President O’Brien was inaugurated on April 11, 1992. During her tenure, a new front entrance and gates were built, the planning of Wyndham Robertson Library was begun, East Campus Drive was moved, and Pleasants and the Cromer Bergman Alumnae House (previously the infirmary and the Tinker Tea House) were renovated. In 1991-1992, the Sesquicentennial is celebrated. Special events were scheduled throughout the year with the grand finale taking place at alumnae reunion. The pictorial book, Hollins: Celebrating 150 Years of Achievement, Tradition, and Vision (Bob Llewellyn, photographer), was published. Two new masters programs were added: M.A. in Children’s Literature and M.A.T. in Teaching. The campus network and Hollins web site were also established during this time.

  • Janet E. Rasmussen 1996 – 2001

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    Janet E. Rasmussen

    President Rasmussen was inaugurated on November 8, 1996. During her tenure, Wyndham Robertson Library was constructed, Moody Center was renovated, and plans for the new Fine Arts Center (Visual Arts Center, VAC) began. Hollins College became a University in 1998. She also oversaw the discontinuation of the MA program in Psychology, and the establishment of a new MA program in Screenwriting and Film Studies.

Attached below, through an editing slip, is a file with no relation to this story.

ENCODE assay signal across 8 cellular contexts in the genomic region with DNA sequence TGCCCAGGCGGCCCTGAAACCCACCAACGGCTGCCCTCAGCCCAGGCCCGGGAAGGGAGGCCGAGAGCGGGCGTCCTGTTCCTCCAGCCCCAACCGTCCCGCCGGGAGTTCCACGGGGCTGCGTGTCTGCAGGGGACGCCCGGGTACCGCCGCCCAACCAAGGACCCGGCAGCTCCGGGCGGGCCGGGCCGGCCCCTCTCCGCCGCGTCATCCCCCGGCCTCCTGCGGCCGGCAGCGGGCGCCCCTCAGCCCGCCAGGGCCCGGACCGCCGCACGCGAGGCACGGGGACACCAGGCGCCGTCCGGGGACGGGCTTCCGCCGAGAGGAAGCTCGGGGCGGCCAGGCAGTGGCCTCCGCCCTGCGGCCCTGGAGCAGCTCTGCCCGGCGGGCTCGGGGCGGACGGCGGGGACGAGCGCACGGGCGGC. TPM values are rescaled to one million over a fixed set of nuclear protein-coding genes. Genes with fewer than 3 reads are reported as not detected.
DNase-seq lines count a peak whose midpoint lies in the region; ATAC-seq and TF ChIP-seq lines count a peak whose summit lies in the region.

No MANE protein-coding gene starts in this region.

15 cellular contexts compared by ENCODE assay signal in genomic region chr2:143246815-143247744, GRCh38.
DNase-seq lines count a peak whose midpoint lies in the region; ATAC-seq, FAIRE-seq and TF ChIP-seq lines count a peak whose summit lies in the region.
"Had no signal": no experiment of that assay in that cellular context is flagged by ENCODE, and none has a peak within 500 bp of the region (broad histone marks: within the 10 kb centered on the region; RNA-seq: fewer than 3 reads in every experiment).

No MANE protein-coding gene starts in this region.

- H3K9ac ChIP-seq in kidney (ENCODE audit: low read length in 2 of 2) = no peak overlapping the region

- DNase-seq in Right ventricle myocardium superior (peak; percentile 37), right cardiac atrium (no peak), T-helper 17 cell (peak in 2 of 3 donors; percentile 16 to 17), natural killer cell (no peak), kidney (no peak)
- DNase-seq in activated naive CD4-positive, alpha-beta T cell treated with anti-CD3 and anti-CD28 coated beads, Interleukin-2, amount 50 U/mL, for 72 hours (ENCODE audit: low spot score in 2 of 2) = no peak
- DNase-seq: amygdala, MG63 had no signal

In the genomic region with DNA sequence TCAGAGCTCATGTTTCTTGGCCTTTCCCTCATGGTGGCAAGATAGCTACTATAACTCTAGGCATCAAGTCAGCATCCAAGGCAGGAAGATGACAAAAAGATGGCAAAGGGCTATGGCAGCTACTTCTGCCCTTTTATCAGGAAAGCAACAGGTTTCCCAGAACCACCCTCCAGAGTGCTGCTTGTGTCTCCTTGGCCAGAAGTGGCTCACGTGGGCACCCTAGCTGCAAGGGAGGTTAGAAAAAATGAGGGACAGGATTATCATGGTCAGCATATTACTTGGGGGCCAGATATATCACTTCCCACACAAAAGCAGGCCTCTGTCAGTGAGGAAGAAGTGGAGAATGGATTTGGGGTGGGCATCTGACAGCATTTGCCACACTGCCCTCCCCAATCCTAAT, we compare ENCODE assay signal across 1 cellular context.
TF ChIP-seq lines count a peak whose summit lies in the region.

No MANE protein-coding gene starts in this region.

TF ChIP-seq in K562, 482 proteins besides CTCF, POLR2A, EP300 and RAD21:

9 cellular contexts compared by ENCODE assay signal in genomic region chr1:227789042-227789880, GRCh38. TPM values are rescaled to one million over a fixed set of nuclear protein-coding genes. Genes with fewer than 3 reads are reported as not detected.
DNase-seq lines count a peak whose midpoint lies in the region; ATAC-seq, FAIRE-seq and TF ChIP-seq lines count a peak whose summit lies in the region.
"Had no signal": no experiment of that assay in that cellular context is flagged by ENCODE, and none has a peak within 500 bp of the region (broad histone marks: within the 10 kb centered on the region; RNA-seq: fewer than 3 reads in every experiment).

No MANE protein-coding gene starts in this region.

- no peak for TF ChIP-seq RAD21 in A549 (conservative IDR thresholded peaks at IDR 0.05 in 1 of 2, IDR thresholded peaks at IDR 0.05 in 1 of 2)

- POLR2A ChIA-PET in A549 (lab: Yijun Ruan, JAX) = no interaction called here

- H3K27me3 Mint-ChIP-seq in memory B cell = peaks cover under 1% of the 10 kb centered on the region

• Nora Kizer Bell 2002 – 2004

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    Nora Kizer Bell

    President Bell was inaugurated on Founder’s Day, February 20, 2003. Presser Hall was renovated during her tenure, and construction to renovate Fishburn Library into the Visual Arts Center was ramped up. To encourage the creation of an art museum within the Visual Arts Center, Hollins Alumna, Eleanor Delaney “Siddy” Wilson, Class of 1930, left Hollins an estate gift of $5.5 million dollars. President Bell also oversaw the first contract with a vendor to manage Food Services. Hollins was ranked #1 in quality of life by The Princeton Review.